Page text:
The county town is the city of Gloucester, and other principal towns include Cheltenham, Cirencester, Stroud, Tewkesbury and Dursley.
Gloucestershire borders Herefordshire to the northwest, Wiltshire to the south, Bristol and Somerset to the south west, Worcestershire to the north, Oxfordshire to the east, Warwickshire to the northeast, and the Welsh county of Monmouthshire to the west.
Gloucestershire is a historic county mentioned in the Anglo-Saxon Chronicle in the 10th century, though the areas of Winchcombe and the Forest of Dean were not added until the late 11th century. Gloucestershire originally included Bristol, then a small town. The local rural community moved to the port city (as Bristol was to become), and Bristol's population growth accelerated during the industrial revolution. Bristol became a county in its own right, separate from Gloucestershire and Somerset in 1373. It later became part of the administrative County of Avon from 1974 to 1996.
Upon the abolition of Avon in 1996, the region north of Bristol became a unitary authority area of South Gloucestershire and is now part of the ceremonial county of Gloucestershire.
The official former postal county abbreviation was "Glos.", rather than the frequently used but erroneous "Gloucs." or "Glouc.".
In July 2007, Gloucestershire suffered the worst flooding in recorded British history, with tens of thousands of residents affected. The RAF conducted the largest peace time domestic operation in its history to rescue over 120 residents from flood affected areas. The damage was estimated at over £2 billion.
The county recovered rapidly from the disaster, investing in attracting tourists to visit the many sites and diverse range of shops in the area.
This is a chart of trend of regional gross value added of Gloucestershire at current basic prices published (pp. 240–253) by Office for National Statistics with figures in millions of British Pounds Sterling.
The following is a chart of Gloucestershire's gross value added total in thousands of British Pounds Sterling from 1997-2009 based upon the Office for National Statistics figures
The 2009 estimation of £11,452 million GVA can be compared to the South West regional average of £7927 million.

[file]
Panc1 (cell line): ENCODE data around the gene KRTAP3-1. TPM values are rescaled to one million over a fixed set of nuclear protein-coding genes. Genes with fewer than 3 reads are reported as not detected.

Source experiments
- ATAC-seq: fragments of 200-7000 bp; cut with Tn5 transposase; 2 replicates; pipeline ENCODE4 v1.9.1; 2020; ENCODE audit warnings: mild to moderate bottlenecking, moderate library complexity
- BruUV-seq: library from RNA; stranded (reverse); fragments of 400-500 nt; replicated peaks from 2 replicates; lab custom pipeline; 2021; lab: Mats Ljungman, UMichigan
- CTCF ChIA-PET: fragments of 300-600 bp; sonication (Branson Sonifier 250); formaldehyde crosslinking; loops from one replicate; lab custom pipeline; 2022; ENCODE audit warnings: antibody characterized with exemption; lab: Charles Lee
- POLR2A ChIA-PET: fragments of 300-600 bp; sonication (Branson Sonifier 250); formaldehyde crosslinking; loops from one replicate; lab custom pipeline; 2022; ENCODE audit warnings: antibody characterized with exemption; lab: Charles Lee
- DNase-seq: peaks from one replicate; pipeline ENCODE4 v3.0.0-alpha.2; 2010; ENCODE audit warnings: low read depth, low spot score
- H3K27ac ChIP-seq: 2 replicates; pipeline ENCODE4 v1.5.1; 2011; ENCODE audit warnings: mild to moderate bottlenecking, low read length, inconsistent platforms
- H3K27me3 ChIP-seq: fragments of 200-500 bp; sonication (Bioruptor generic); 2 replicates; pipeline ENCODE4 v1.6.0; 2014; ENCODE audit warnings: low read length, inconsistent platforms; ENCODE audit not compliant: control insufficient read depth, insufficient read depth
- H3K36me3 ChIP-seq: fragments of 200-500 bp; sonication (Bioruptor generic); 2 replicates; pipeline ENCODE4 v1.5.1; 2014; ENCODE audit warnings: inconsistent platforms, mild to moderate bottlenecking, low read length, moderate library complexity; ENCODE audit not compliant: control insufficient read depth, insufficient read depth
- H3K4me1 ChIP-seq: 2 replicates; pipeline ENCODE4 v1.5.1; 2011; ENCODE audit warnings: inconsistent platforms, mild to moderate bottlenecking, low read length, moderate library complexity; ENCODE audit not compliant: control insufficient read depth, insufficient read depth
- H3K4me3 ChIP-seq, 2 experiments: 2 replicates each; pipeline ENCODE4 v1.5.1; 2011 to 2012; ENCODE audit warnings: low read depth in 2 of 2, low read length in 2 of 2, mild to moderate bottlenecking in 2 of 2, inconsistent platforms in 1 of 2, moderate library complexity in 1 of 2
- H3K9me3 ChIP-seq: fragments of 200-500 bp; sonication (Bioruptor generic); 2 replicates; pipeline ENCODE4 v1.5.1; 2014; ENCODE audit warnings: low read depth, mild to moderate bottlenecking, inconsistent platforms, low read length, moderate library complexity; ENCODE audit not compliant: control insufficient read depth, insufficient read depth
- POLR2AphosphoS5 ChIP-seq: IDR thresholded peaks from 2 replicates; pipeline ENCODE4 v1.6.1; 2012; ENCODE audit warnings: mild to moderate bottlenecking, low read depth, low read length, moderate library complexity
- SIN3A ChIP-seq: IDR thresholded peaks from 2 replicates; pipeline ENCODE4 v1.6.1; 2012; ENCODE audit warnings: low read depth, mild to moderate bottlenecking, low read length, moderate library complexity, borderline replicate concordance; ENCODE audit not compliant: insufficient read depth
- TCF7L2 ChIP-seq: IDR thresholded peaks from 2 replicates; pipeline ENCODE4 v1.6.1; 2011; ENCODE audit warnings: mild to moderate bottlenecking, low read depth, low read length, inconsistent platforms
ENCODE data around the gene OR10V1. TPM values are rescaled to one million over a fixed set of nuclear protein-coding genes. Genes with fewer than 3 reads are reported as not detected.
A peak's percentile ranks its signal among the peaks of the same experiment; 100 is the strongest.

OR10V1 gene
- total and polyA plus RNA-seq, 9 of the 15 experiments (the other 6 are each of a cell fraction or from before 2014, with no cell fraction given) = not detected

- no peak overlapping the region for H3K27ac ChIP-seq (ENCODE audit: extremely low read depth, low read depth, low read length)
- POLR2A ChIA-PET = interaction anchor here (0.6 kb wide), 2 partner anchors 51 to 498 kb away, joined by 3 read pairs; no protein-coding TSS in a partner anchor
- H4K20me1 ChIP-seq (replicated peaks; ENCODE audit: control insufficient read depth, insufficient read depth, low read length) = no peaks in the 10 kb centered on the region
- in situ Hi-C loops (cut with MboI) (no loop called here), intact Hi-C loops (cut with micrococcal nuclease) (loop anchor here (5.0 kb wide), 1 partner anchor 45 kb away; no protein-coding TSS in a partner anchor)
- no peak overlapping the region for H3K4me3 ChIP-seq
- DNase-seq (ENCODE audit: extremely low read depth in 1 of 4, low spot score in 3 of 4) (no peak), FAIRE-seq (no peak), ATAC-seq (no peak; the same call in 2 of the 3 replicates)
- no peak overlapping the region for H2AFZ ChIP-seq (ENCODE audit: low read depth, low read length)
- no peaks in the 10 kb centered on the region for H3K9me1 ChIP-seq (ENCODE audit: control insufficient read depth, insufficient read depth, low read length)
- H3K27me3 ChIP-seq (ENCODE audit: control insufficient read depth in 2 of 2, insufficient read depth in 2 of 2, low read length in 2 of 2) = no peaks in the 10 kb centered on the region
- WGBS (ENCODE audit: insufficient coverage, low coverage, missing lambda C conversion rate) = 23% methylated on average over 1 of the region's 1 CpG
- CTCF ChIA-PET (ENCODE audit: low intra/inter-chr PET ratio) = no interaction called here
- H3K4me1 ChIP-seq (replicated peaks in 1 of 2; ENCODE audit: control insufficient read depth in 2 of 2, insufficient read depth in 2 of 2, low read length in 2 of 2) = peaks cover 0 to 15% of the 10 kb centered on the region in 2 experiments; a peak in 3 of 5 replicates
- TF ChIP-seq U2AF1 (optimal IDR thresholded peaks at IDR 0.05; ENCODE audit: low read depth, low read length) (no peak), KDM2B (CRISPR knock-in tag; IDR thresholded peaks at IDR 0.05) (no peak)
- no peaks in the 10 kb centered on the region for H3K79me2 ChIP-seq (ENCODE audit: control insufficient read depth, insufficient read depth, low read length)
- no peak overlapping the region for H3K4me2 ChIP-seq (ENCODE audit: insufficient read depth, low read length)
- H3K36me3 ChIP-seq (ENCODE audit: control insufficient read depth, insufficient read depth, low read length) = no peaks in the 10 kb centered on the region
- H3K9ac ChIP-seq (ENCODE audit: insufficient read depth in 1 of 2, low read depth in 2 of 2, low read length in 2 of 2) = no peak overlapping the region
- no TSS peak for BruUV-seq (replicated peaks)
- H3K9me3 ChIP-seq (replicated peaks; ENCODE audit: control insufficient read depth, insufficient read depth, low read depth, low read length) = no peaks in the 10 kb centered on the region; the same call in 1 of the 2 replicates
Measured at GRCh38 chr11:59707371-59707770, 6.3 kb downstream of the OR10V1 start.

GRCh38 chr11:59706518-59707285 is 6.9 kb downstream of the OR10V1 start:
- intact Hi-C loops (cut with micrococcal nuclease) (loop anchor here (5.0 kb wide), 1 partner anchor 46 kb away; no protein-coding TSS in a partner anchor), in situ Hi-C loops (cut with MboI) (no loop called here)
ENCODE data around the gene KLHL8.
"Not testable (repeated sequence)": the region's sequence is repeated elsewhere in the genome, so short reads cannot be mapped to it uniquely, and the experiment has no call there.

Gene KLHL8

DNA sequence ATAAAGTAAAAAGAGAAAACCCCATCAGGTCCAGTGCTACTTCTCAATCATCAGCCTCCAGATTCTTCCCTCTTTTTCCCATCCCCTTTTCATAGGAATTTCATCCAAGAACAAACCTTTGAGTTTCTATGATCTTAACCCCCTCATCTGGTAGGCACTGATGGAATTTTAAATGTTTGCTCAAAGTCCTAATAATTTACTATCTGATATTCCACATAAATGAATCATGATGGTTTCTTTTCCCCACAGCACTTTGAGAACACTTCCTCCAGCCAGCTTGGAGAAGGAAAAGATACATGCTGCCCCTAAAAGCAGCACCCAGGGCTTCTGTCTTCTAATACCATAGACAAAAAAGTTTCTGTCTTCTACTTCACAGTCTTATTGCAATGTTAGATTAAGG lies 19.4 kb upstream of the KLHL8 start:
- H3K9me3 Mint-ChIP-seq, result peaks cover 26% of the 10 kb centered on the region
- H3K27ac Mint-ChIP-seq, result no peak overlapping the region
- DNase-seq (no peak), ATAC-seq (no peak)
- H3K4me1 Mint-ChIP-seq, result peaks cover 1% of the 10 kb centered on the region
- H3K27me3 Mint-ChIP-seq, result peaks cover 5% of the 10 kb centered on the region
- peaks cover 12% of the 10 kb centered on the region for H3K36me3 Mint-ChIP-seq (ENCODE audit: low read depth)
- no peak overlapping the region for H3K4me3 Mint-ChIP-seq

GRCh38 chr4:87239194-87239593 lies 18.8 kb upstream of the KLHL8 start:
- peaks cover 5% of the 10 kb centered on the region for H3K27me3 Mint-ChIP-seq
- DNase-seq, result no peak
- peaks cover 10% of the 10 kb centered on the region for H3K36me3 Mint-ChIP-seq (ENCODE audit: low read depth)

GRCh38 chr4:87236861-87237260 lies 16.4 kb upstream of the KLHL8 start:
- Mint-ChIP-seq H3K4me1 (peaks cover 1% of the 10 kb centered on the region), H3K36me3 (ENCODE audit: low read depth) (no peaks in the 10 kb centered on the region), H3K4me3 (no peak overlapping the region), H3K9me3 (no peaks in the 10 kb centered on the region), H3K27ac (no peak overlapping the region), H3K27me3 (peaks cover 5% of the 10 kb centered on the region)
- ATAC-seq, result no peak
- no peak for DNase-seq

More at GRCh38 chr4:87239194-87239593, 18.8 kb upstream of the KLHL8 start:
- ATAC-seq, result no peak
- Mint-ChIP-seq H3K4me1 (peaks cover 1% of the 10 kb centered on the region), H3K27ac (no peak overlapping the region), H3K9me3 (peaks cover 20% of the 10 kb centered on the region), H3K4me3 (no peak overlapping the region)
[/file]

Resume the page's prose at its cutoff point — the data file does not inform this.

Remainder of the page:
Gloucestershire has mainly comprehensive schools with seven selective schools; two are in Stroud (Stroud High School for girls and Marling School for boys), one in Cheltenham (Pate's Grammar) and four in Gloucester (Sir Thomas Rich's and The Crypt for boys and The High School and Ribston Hall for girls). There are 42 state secondary schools, not including sixth form colleges, and 12 independent schools, including the renowned Cheltenham Ladies' College, Cheltenham College and Wycliffe College. All but about two schools in each district have a sixth form, but the Forest of Dean only has two schools with sixth forms. All schools in South Gloucestershire have sixth forms.
Gloucestershire has two universities, the University of Gloucestershire and the Royal Agricultural University, and four higher and further education colleges, Gloucestershire College, Cirencester College, South Gloucestershire and Stroud College and the Royal Forest of Dean College. Each has campuses at multiple locations throughout the county. The University of the West of England also has two locations in Gloucestershire; an associate faculty (Hartpury College) specialising in animal behaviour and welfare, agricultural and sports related courses in Hartpury, Gloucestershire and a regional centre at the Gloucester Docks, Alexandra Warehouse, specialising in Adult and Mental Health Nursing.
Gloucestershire has one city and 33 towns:Gloucester
The towns in Gloucestershire are:
Town in Monmouthshire with suburbs in Gloucestershire:Chepstow
There are a variety of religious buildings across the county, notably the cathedral of Gloucester, the abbey church of Tewkesbury, and the church of Cirencester. Of the abbey of Hailes near Winchcombe, founded by Richard, Earl of Cornwall, in 1246, little more than the foundations are left, but these have been excavated and fragments have been brought to light.
Most of the old market towns have parish churches. At Deerhurst near Tewkesbury, and Bishop's Cleeve near Cheltenham, there are churches of special interest on account of the pre-Norman work they retain. There is also a Perpendicular church in Lechlade, and that at Fairford was built (c. 1500), according to tradition, to contain a series of stained-glass windows which are said to have been brought from the Netherlands. These are, however, adjudged to be of English workmanship.